Mirror’s Edge Catalyst Review: 2000-And-Late
Ryan Bloom / Aug 24th, 2016 No Comments
Mirror’s Edge Catalyst was supposed to dive deeper into the lore of Faith and the runners. The open world was going to be a better way to experience the fast-paced action. Unfortunately, the game falls short of its goals.
The free-running gameplay and first-person puzzles are entertaining, but the flow is interrupted by a paper-thin plot and bad combat. Catalyst is simply more Mirror’s Edge, and how you feel about this depends upon your feelings toward the original.
When it released in 2008 for Xbox 360, Mirror’s Edge was beloved because it was unique. It wasn’t just another first-person shooter about pelting opponents with bullets to the face. But it’s 2016 now, and Catalyst doesn’t have the same impact as its predecessor.
If you remember Mirror’s Edge fondly, chances are that you did not become enamored with the game because of its plot. However, things seemed like they’d be different with Catalyst. Through most of the marketing of the game, EA hinted that Catalyst would have a more developed story.
This game was supposed to be more about Faith and her origins, but there’s not much substance in Catalyst. It’s not that the plot is all bad, but it has little reason for existence. It’s more of a device to get from one mission to the next.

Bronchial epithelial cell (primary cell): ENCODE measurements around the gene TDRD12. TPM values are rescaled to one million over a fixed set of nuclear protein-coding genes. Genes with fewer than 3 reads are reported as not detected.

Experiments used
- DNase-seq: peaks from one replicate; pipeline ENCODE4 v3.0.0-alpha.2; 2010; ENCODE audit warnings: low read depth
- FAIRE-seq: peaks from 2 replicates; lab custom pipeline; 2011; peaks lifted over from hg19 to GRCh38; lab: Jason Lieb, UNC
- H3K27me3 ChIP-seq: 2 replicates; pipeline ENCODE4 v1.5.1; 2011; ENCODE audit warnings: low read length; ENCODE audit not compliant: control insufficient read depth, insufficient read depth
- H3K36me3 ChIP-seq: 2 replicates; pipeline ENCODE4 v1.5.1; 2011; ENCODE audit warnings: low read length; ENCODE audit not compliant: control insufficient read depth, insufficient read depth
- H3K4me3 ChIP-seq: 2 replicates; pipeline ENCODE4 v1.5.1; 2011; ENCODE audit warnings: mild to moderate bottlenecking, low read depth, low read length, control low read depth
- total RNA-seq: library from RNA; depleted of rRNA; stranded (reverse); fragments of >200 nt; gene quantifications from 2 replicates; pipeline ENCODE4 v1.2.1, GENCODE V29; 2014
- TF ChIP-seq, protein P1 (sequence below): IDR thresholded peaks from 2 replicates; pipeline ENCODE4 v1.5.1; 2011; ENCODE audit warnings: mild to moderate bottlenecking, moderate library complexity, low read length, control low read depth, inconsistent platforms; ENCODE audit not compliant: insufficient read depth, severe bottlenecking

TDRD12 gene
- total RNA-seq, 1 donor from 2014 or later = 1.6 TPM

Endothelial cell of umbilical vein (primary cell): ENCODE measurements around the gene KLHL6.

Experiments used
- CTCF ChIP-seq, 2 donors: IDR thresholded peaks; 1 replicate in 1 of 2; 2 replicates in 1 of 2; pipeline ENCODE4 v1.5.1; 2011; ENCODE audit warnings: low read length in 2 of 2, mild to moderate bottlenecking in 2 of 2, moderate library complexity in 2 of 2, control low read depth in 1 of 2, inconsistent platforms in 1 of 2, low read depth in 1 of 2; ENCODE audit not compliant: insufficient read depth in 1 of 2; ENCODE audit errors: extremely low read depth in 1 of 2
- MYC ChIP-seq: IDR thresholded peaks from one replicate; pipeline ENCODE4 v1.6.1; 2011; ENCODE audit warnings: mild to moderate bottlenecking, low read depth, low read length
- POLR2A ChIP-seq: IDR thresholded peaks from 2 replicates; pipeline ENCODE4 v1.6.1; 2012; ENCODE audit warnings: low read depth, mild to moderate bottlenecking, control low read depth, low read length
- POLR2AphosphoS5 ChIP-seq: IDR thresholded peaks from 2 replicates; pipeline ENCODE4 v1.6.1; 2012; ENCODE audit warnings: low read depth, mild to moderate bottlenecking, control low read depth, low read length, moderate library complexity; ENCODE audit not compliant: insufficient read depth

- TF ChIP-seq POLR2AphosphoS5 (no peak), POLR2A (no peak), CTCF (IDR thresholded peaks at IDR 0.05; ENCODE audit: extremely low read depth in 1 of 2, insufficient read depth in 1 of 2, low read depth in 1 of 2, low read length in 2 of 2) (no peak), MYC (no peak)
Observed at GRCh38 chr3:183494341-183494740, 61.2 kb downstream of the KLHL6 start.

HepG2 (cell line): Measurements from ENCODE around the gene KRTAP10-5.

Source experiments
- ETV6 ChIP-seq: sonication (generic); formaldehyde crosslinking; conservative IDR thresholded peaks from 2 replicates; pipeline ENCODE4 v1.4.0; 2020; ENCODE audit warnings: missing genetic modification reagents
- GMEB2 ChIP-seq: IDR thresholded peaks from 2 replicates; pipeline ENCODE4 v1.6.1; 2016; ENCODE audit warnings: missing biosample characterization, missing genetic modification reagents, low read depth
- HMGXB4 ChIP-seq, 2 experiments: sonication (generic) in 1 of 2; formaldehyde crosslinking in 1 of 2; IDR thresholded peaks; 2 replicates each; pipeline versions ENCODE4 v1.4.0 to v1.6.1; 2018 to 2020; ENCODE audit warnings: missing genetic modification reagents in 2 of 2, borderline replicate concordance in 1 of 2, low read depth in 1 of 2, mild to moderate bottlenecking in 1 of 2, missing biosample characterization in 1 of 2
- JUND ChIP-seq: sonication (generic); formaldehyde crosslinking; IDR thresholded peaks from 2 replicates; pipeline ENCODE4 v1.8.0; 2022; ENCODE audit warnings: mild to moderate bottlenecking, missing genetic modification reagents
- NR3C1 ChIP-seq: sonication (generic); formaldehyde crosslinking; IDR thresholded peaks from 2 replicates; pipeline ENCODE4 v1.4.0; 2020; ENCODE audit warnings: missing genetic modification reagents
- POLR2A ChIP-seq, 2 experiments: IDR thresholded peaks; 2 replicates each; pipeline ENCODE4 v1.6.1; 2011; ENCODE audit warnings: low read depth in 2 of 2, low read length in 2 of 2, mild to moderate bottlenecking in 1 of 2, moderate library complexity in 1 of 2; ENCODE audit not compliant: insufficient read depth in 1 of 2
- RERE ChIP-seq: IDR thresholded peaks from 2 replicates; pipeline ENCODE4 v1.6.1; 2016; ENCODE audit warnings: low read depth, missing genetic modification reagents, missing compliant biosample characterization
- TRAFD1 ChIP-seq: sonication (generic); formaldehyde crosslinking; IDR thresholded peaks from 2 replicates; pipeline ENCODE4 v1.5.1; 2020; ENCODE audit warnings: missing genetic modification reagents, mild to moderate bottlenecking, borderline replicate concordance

The storyline that plays out is shallow and predictable, and it is difficult to care about what happens. Despite the mediocre dialogue, Faith and the characters she interacts with never reach the point of annoyance. Instead, their time on screen is underwhelming and slows down an otherwise quick pace.
Icarus, a fellow runner, and his relationship with Faith is especially stereotypical, setting up a childish rivalry that unsurprisingly gives way to mutual respect. His time on screen is particularly tiring early on in Catalyst.
Faith’s familial roots are explored through her sister-turned-rival, with brief flashbacks replaying a pivotal moment in her past. However, the relationship between the siblings is of little importance to the main story, and there is never any closure regarding Faith’s parents.
With such a vibrant setting in the city of Glass, it’s a shame that it’s inhabited by one-dimensional characters and a lazy plot that fails to build the world.